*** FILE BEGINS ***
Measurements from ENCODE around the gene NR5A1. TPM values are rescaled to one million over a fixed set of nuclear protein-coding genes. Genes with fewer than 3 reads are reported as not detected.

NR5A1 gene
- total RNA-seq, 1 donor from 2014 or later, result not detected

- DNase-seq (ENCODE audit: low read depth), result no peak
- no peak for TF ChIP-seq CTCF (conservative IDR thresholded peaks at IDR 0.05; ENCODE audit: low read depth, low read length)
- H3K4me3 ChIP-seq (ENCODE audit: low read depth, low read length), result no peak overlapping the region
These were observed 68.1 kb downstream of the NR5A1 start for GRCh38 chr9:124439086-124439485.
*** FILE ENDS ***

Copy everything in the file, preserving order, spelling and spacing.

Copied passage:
Measurements from ENCODE around the gene NR5A1. TPM values are rescaled to one million over a fixed set of nuclear protein-coding genes. Genes with fewer than 3 reads are reported as not detected.

NR5A1 gene
- total RNA-seq, 1 donor from 2014 or later, result not detected

- DNase-seq (ENCODE audit: low read depth), result no peak
- no peak for TF ChIP-seq CTCF (conservative IDR thresholded peaks at IDR 0.05; ENCODE audit: low read depth, low read length)
- H3K4me3 ChIP-seq (ENCODE audit: low read depth, low read length), result no peak overlapping the region
These were observed 68.1 kb downstream of the NR5A1 start for GRCh38 chr9:124439086-124439485.